Volume XXVIII, No. 12, April 25, 2016        

From the Law Offices of Garan Lucow Miller, P.C.

From the Editor: Sarah Nadeau


Court Of Appeals Finds That A Trial Court Has No Obligation To Reduce A No-Fault Attorney Fee Simply Because The Jury Awarded The Plaintiff Considerably Less Than What Was Requested At Trial

By Caryn Ford

In Gardner v State Farm Mut Auto Ins Co, the Court of Appeals affirmed the trial court’s award of attorney fees wherein the court determined that State Farm unreasonably refused to pay the Plaintiff and Intervening Plaintiff’s claims. Moreover, the Court of Appeals determined that the trial court did not err in calculating the amount of fees when it refused to reduce the amount of fees to reflect the fact that the jury ultimately awarded considerably less than what was sought by the Plaintiff and Intervening Plaintiff at trial.

In Gardner, the Plaintiff was involved in a motor vehicle accident on June 5, 2010. State Farm received a claim for PIP benefits in July 2010. After State Farm received medical records from the emergency room noting a cervical strain, a diagnostic test showing no soft tissue injury but a disk injury, and had conversations with the Plaintiff, State Farm put the claim under investigation. The claim representative questioned whether there was an actual injury sustained given the size of the vehicles involved in the accident (a Durango and a F-150). It was, in her opinion, unlikely the Plaintiff would have suffered an injury. The claim rep also believed the medical records conflicted regarding whether there was a soft tissue injury. Based on these questions, State Farm put the claim under investigation in August 2010.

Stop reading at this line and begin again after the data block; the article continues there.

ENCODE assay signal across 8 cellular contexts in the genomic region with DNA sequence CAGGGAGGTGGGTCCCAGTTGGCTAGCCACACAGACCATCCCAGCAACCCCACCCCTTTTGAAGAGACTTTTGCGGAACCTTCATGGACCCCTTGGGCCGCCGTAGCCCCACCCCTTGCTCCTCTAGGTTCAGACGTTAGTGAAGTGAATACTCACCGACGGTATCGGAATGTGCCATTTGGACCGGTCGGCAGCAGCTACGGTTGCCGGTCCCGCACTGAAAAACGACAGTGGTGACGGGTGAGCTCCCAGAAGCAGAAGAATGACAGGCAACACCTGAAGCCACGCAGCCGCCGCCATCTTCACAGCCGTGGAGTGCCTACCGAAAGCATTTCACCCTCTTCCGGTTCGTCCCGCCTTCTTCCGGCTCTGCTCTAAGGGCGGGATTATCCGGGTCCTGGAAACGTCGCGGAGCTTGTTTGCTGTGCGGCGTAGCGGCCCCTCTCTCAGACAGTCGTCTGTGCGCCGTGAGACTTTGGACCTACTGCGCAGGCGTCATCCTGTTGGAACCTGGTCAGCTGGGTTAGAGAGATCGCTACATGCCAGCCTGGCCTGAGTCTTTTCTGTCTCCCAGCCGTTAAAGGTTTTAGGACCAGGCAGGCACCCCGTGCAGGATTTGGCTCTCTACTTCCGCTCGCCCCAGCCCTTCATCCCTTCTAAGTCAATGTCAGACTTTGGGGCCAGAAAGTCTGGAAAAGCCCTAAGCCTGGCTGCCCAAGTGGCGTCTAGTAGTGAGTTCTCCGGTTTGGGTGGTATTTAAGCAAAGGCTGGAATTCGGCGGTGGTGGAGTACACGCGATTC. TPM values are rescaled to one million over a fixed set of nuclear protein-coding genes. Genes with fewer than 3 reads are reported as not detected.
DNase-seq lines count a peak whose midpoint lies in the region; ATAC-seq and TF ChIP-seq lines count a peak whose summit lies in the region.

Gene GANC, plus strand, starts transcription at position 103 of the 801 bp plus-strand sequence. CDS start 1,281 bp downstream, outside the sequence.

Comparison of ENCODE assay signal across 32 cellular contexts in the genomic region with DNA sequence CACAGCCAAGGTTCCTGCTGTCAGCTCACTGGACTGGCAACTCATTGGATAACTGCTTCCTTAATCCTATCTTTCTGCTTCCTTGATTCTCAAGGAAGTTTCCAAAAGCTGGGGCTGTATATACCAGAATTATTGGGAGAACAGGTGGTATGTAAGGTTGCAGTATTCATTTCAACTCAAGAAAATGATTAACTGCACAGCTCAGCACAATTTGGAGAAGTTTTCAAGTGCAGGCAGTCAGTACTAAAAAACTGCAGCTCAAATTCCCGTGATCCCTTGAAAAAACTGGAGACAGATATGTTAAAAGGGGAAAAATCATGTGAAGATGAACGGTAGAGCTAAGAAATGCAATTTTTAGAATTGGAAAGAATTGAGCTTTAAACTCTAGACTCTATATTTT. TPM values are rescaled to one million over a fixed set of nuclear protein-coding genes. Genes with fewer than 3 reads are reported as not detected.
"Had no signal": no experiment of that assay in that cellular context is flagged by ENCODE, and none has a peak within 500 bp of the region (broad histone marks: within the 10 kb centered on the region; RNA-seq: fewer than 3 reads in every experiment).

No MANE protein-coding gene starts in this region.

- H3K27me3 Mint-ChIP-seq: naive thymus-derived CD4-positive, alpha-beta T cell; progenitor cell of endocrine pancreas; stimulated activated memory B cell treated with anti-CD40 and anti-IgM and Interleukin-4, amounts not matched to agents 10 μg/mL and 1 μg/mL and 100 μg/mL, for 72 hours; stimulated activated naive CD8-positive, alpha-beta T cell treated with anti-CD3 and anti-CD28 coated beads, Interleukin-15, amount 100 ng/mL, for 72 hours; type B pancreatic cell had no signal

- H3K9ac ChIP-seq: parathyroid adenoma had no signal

State Farm then attempted to receive the records from the Plaintiff’s treating physician but those did not come in before the Plaintiff filed suit in February 2011. State Farm scheduled an IME in April 2011. The IME doctor opined that the Plaintiff did not suffer any injury and, even if she had, it would have been a cervical strain that would have healed in 4 to 6 weeks. The case proceeded to jury trial with a minimal verdict in favor of Plaintiff ($1,720 for replacement services, some mileage expenses, and a $400 medical bill) and an award of $7,500 for Intervening Plaintiff who had sought $63,974.21 for claimed services.

The trial court awarded Plaintiff over $52,000 in attorney fees and the Intervening Plaintiff over $46,000 in attorney fees. State Farm appealed this award arguing that the trial court did not make specific findings as to whether State Farm’s decision to deny payments was unreasonable under MCL 500.3148. The case was remanded for such a determination. The trial court held a hearing on remand, found that the initial denial in July 2010 was unreasonable and reinstated its award of attorney fees.

State Farm appealed again arguing (1) that its denial of payment of PIP benefits was not unreasonable; and (2) that the trial court abused its discretion in calculating the amount of attorney fees.